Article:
Can I charge my electric vehicle at home?
Yes, you can charge your electric car at home. Plug it in at night, and it’ll be ready to go in the morning. However, before ordering a Tesla, it’s good to be aware that the standard 110-volt wall outlet (Level 1 charging) is relatively slow, adding approximately four miles of range per hour. If you depleted a full 250 miles of range, it can take several days to fully recharge your vehicle. If you’ll be charging your car outside, be sure to verify your charging cord is designed for outdoor use.
Most electric car owners hire an electrician to install a 240-volt outlet in their garage. This allows for Level 2 charging, which can add 25 miles of range per charging hour. Be sure to get a reliable quote to know the cost of this type work.
How much does electricity cost?
Electricity, though much cheaper than gas, typically isn’t free. The exact price will vary by state, so check how much electricity will cost in your own home before purchasing an electric car.
To save more on charging your electric car, consider these points. Charging an EV at home is typically less expensive than charging it at a public charging station unless, of course, you find one of those rare cost-free public charging stations. In addition, charging your EV overnight, or on the weekend will cost less than charging it at peak times, such as weekday afternoons and evenings. You may want to reach out to your utility company to learn exactly what it’ll cost you to charge your vehicle. Some companies offer special plans for EV owners, so be sure to ask about that as well.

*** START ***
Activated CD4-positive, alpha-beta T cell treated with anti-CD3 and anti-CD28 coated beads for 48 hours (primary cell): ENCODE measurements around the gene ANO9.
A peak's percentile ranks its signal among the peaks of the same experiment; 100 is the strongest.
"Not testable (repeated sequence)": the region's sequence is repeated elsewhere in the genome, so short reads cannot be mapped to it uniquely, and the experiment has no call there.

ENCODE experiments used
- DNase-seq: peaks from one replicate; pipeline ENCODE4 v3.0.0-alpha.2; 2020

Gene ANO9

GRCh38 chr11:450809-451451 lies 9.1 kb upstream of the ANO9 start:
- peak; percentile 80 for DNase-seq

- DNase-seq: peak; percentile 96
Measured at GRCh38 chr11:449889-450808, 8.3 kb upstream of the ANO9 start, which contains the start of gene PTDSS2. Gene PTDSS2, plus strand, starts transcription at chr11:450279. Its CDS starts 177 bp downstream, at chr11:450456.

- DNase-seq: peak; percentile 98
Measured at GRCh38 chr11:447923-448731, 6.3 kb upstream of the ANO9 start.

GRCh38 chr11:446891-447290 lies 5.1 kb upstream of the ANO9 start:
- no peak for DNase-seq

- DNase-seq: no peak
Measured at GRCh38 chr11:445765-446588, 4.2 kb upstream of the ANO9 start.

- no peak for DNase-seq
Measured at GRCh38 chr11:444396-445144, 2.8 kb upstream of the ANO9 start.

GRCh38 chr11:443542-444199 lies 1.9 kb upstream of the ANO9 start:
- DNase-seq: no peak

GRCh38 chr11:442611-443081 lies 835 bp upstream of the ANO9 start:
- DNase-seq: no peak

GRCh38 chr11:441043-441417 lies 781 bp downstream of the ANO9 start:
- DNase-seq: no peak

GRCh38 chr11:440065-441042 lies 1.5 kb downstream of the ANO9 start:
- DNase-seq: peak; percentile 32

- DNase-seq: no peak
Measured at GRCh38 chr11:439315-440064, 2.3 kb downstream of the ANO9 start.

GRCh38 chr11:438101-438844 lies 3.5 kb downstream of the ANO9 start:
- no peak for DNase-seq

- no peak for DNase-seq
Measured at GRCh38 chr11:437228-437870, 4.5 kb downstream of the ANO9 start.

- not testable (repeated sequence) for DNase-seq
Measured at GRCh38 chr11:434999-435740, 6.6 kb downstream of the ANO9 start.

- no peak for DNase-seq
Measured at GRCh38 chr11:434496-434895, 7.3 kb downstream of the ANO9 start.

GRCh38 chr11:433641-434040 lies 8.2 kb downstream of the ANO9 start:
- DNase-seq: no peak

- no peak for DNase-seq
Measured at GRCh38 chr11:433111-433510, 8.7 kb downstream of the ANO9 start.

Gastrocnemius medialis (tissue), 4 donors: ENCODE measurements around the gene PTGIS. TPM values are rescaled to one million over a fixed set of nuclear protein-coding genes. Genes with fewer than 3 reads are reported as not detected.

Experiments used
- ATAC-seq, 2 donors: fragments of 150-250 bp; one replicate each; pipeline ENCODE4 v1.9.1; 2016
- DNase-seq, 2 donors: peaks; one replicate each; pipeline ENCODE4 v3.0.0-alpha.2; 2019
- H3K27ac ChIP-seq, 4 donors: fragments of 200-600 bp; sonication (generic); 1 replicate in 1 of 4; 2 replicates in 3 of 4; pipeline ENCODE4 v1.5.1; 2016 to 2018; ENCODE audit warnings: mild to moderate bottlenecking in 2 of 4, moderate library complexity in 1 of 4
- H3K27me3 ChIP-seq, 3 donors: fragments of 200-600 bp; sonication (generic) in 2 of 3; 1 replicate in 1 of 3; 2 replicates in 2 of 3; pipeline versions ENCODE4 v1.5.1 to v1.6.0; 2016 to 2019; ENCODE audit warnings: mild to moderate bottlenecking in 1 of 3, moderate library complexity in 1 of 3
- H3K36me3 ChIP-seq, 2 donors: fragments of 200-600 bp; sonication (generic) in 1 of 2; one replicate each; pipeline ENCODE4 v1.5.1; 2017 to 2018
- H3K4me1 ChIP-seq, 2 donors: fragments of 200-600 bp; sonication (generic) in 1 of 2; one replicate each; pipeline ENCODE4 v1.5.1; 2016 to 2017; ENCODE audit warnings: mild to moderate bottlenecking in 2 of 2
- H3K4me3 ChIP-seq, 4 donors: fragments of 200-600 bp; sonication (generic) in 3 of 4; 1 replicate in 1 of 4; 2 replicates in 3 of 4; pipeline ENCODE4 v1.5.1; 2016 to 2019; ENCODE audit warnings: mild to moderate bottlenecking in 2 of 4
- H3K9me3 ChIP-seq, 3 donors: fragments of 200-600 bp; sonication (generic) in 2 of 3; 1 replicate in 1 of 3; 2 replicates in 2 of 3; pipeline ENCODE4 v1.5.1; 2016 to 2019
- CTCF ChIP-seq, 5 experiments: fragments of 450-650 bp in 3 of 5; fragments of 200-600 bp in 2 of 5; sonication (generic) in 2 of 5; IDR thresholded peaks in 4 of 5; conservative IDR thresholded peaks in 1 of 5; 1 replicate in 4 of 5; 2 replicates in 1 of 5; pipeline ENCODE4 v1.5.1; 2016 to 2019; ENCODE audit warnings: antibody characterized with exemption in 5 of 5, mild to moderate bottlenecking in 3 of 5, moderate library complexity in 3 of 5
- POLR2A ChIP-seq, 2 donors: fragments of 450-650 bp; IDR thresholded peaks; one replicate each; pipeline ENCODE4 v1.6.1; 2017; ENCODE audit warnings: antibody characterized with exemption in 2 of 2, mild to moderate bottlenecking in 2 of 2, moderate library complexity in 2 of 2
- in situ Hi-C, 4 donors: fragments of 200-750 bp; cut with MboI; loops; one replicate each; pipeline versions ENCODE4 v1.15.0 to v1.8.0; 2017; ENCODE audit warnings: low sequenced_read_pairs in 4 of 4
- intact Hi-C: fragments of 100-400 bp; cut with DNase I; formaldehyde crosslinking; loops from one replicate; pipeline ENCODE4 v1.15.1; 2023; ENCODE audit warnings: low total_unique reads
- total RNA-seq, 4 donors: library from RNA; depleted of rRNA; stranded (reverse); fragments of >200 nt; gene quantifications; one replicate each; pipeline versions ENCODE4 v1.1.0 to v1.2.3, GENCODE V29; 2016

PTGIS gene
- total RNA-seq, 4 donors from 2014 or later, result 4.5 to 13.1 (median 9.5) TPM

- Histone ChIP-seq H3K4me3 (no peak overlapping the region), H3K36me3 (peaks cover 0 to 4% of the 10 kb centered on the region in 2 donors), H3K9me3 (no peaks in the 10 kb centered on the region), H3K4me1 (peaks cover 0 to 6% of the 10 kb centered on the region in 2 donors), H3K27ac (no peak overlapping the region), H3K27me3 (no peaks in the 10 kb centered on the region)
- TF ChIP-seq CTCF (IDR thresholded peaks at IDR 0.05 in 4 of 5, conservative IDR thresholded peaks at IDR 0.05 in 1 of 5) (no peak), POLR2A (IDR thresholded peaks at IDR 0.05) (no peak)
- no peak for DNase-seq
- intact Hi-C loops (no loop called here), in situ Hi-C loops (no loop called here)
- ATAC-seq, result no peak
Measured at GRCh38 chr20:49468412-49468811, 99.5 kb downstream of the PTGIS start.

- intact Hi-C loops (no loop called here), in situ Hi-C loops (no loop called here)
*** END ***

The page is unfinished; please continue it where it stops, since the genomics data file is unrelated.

What kind of maintenance will my electric vehicle need?
A big bonus of owning an electric car is having lower maintenance costs. Electric motors have fewer moving parts than gasoline engines. This makes EVs far easier to maintain than their gas-powered counterparts. In addition, many car parts, which generally need replacing after a while, like spark plugs, filters and oil, are irrelevant to EVs. This means fewer trips to the mechanic and significantly lower maintenance costs.
How much will an electric car cost?
All the convenience and long-term savings of an electric car comes at a high price, and most of them have a higher starting cost than gas-powered cars. Of course, there’s a large range, starting with the Nissan Leaf at just $27,400 and going all the way up to the Tesla Model 3 at $58,990.
Fortunately, there are many government-sponsored incentives for purchasing an electric car. These incentives are offered on the federal, state and local government levels, so be sure to see what’s available before completing your purchase. It’s important to note, many of these incentives are not open to every buyer and every kind of EV. For example, the most well-known incentive, the Federal Qualified PEV Tax Credit, which offers up to $7,500 off the MSRP of qualified EVs, is only available for the first 100,000 EVs an automaker manufacturers and is no longer available for the purchase of any Teslas.